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Abstract There is a concern that peptides in cosmetic creams marketed as anti-aging/anti-wrinkle may penetrate into the deep layers of the skin and potentially stimulate biological activity. Claims for one cosmetic peptide, acetyl hexapeptide-8 (Ac-EEMQRR-amide), suggest interference with neuromuscular signaling as its anti-wrinkle mechanism of action. Therefore, the skin penetration of commercially available Ac-EEMQRR-amide from a cosmetic formulation (oil-in-water (O/W) emulsion) was determined in hairless guinea pig (HGP) and human cadaver skin assembled into in vitro diffusion cells. An O/W emulsion containing 10% Ac-EEMQRR-amide was applied to skin at a dose of 2 mg/cm(2). After a 24-h exposure, the skin surface was washed to remove unabsorbed peptide. Skin disks were tape stripped to determine the amount of peptide in the stratum corneum. Removal of the stratum corneum layers was verified by confocal microscopy. The epidermis was heat separated from the dermis and each skin fraction was homogenized. Skin penetration of Ac-EEMQRR-amide was measured in skin layers by hydrophilic interaction liquid chromatography with tandem mass spectrometry using electrospray ionization (ESI) in the positive mode. Stable isotopically labeled hexapeptides were used as internal standards for the quantitation of native hexapeptides to correct for matrix effects associated with ESI. The results (percent of applied dose) showed that the majority of the Ac-EEMQRR-amide was washed from the surface of both HGP and human skin. Ac-EEMQRR-amide that penetrated skin remained mostly in the stratum corneum of HGP (0.54%) and human (0.22%) with the peptide levels decreasing as each layer was removed by tape stripping. Total Ac-EEMQRR-amide found in the epidermis of HGP and human skin was similar at 0.01%. No peptide was detected in the dermis or buffer collected underneath the skin for both human and HGP. There was no hexapeptide metabolite (H2N-EEMQRR-amide) detected in any layers of HGP skin, human skin or buffer collected underneath the skin. This skin penetration data will be useful for evaluating the safety of cosmetic products containing small peptide cosmetic ingredients.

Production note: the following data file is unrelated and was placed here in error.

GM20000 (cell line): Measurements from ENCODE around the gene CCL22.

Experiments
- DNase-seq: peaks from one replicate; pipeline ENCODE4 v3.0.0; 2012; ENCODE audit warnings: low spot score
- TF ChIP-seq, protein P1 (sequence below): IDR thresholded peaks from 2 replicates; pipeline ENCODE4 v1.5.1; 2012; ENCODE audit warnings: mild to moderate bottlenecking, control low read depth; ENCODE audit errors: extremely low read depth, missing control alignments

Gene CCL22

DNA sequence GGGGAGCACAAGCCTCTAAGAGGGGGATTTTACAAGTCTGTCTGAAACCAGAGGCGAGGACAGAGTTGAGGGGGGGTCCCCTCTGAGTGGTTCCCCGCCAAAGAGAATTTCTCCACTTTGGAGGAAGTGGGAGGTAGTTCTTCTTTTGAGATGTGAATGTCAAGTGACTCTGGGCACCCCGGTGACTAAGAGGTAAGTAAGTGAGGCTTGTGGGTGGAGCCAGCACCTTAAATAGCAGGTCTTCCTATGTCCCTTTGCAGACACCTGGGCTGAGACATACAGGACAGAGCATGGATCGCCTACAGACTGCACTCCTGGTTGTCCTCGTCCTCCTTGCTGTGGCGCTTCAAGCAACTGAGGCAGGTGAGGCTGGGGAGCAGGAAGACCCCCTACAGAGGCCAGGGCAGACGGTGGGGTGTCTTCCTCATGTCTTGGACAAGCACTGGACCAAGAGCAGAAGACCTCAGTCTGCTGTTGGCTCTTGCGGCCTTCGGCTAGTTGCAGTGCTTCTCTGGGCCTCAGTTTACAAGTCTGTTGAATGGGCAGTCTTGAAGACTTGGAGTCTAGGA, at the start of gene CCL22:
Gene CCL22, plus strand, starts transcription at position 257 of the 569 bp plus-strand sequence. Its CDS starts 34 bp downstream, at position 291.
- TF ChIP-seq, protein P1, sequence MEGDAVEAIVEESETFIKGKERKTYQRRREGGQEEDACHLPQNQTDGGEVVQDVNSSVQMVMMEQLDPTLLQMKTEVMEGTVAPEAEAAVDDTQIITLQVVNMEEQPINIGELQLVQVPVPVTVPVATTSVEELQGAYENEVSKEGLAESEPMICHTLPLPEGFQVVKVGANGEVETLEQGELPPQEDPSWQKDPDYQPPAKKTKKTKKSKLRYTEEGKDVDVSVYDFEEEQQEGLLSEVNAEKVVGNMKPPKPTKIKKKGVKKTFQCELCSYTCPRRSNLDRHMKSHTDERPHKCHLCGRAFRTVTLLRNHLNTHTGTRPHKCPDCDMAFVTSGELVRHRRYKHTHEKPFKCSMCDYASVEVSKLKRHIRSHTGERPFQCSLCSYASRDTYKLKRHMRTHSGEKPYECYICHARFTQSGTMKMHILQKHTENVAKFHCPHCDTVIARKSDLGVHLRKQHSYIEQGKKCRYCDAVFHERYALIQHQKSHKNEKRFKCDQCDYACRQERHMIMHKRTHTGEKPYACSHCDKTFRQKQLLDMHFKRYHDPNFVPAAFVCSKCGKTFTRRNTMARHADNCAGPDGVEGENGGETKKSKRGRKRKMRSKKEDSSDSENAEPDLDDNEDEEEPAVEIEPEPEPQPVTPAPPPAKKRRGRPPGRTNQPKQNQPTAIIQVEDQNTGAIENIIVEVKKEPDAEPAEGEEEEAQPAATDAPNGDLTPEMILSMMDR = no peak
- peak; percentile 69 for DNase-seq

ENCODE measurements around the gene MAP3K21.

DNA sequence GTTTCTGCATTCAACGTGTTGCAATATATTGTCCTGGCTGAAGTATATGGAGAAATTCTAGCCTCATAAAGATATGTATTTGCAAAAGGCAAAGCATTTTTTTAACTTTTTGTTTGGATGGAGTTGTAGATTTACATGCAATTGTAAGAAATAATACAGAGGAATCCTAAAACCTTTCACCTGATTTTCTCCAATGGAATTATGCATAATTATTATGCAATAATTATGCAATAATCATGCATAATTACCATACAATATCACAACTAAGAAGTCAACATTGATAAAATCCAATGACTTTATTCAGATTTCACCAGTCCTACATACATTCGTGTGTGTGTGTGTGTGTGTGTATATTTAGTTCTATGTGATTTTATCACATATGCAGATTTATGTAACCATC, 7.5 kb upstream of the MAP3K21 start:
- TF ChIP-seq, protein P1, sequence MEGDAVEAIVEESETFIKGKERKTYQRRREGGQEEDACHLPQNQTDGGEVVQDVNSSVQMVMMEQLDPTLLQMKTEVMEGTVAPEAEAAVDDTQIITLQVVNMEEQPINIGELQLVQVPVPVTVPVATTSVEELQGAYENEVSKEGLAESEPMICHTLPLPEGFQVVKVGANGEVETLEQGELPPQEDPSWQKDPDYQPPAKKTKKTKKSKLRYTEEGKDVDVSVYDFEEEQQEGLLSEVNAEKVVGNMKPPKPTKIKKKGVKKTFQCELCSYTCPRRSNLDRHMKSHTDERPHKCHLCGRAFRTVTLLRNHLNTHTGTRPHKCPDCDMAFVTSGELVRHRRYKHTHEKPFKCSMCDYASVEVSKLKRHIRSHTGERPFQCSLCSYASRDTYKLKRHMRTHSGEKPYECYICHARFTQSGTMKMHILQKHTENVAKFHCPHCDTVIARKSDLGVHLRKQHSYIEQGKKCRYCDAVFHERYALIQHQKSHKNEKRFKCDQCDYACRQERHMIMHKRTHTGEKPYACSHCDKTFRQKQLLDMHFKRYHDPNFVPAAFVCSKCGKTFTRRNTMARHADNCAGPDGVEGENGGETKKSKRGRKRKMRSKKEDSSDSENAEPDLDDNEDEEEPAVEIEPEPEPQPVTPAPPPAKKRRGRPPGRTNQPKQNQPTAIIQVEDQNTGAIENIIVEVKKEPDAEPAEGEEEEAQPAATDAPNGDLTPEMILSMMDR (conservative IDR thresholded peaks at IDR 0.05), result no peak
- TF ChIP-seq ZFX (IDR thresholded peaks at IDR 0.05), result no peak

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Cutaneous and Ocular Toxicology
ISSN: 1556-9527 (Print) 1556-9535 (Online) Journal homepage: http://www.tandfonline.com/loi/icot20
In vitro skin penetration of acetyl hexapeptide-8
from a cosmetic formulation
Margaret E. K. Kraeling, Wanlong Zhou, Perry Wang & Oluwatosin A.
Ogunsola
To cite this article: Margaret E. K. Kraeling, Wanlong Zhou, Perry Wang & Oluwatosin A.
Ogunsola (2015) In vitro skin penetration of acetyl hexapeptide-8 from a cosmetic formulation,
Cutaneous and Ocular Toxicology, 34:1, 46-52, DOI: 10.3109/15569527.2014.894521
To link to this article: http://dx.doi.org/10.3109/15569527.2014.894521
Published online: 22 Apr 2014.
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ISSN: 1556-9527 (print), 1556-9535 (electronic)
Cutan Ocul Toxicol, 2015; 34(1): 46–52
!2014 Informa Healthcare USA, Inc. DOI: 10.3109/15569527.2014.894521
RESEARCH ARTICLE
In vitro skin penetration of acetyl hexapeptide-8 from a cosmetic
formulation
Margaret E. K. Kraeling
1
, Wanlong Zhou
2
, Perry Wang
2
, and Oluwatosin A. Ogunsola
1
1
US Food and Drug Administration, CFSAN/Office of Applied Research and Safety Assessment, Division of Toxicology, Laurel, MD, USA and
2
US Food and Drug Administration, CFSAN/Office of Regulatory Science, College Park, MD, USA
Abstract
There is a concern that peptides in cosmetic creams marketed as anti-aging/anti-wrinkle
may penetrate into the deep layers of the skin and potentially stimulate biological activity.
Claims for one cosmetic peptide, acetyl hexapeptide-8 (Ac-EEMQRR-amide), suggest interfer-
ence with neuromuscular signaling as its anti-wrinkle mechanism of action. Therefore, the
skin penetration of commercially available Ac-EEMQRR-amide from a cosmetic formulation
(oil-in-water (O/W) emulsion) was determined in hairless guinea pig (HGP) and human cadaver
skin assembled into in vitro diffusion cells. An O/W emulsion containing 10% Ac-EEMQRR-amide
was applied to skin at a dose of 2 mg/cm